Supreme Court Case: Gregg V. Georgia Essay

Most people inhibit morals and hold different classes of ethics, which plays heavily in choosing between right and wrong or fair and unfair. These decisions grow more difficult as time goes on. When considering which Supreme Court case I wanted to research, the thought of picking the death penalty topic originally swayed me. I did not want to pick such a controversial subject, but I grew more and more intrigued as I read deeper into the case of Gregg vs. Georgia in 1976.

The case stirred up many views about capital punishment and allowing a criminal to manipulate the wording of our country’s Constitution to refuse personal responsibility. Throughout the research and trying to form an opinion of the case, I wondered if the death penalty is: truly constitutional, violates civil rights and justified through judgments of man. In Furman v. Georgia in 1972, the death penalty was declared de facto moratorium, or “cruel and unusual punishment. ” Later, in 1976, another case forces the Supreme Court to perform reviews and make revisions for the death penalty for Gregg v. Georgia.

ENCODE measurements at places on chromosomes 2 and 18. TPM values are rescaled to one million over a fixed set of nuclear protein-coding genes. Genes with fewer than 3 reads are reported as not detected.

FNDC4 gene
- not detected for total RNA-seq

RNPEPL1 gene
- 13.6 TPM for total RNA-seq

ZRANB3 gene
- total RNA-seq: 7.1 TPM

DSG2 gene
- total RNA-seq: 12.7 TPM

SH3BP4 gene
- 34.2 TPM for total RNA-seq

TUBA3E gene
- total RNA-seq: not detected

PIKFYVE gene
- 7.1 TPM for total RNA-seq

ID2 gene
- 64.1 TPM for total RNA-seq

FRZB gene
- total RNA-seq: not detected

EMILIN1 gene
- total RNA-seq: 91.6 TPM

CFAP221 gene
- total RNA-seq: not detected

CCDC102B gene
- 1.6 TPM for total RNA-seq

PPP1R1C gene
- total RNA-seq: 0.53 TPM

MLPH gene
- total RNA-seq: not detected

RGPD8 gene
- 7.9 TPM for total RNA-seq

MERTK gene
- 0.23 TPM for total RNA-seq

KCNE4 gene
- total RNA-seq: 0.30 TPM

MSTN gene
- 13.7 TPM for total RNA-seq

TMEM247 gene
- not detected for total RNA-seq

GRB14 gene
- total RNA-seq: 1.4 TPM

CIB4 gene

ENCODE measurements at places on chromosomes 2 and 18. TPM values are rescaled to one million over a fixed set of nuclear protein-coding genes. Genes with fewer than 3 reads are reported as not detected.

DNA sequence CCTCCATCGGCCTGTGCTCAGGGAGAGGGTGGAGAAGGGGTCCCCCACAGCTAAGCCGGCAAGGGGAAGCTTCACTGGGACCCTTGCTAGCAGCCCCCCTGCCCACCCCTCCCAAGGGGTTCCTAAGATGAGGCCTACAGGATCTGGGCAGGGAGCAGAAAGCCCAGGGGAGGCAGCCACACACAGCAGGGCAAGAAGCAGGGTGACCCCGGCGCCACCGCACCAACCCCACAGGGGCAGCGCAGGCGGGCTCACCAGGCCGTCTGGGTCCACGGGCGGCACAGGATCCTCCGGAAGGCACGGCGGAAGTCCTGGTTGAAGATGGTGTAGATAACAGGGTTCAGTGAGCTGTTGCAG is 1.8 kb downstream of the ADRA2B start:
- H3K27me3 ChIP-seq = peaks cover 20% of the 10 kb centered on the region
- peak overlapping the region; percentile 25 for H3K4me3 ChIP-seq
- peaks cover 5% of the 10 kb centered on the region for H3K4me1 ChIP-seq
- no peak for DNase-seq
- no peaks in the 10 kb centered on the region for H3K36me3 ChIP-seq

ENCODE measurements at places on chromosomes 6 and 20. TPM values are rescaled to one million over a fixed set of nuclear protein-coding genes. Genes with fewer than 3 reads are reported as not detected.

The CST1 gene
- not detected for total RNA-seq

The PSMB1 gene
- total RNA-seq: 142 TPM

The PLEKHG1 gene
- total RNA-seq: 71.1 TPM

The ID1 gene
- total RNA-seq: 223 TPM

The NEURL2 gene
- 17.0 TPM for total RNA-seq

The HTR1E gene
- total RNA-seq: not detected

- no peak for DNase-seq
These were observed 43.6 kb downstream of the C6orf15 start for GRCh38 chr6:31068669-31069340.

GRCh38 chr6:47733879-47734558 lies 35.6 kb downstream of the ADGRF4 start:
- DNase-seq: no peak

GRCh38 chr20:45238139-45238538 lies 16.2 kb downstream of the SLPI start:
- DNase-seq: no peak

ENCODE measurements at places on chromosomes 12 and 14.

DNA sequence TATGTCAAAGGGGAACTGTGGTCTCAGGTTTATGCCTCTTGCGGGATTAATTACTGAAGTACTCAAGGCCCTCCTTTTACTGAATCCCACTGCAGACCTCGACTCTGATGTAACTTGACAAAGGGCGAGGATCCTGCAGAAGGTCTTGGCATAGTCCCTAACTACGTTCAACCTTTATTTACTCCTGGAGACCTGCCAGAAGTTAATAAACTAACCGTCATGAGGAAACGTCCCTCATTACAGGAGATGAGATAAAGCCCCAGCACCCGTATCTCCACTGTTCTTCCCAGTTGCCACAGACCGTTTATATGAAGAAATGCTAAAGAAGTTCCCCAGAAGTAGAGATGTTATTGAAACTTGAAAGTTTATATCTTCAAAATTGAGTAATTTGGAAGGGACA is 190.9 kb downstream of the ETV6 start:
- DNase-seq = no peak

Troy Leon Gregg and 16-year old Floyd Allen hitchhiked along a Georgia highway in November 1973 when a car with two men inside offered a ride. When stopping at a rest stop, Gregg pulled out a 25-caliber pistol, shot and killed the men, and stole the vehicle with Allen. When headed toward North Carolina three days later, police spotted and arrested the Gregg and Allen. Per Georgia police, Gregg confessed to the crime but claimed he acted in self-defense. After Allen’s testimony, the court found Gregg guilty and convicted him of murder and robbery, sentencing him to the death penalty on March 30, 1976.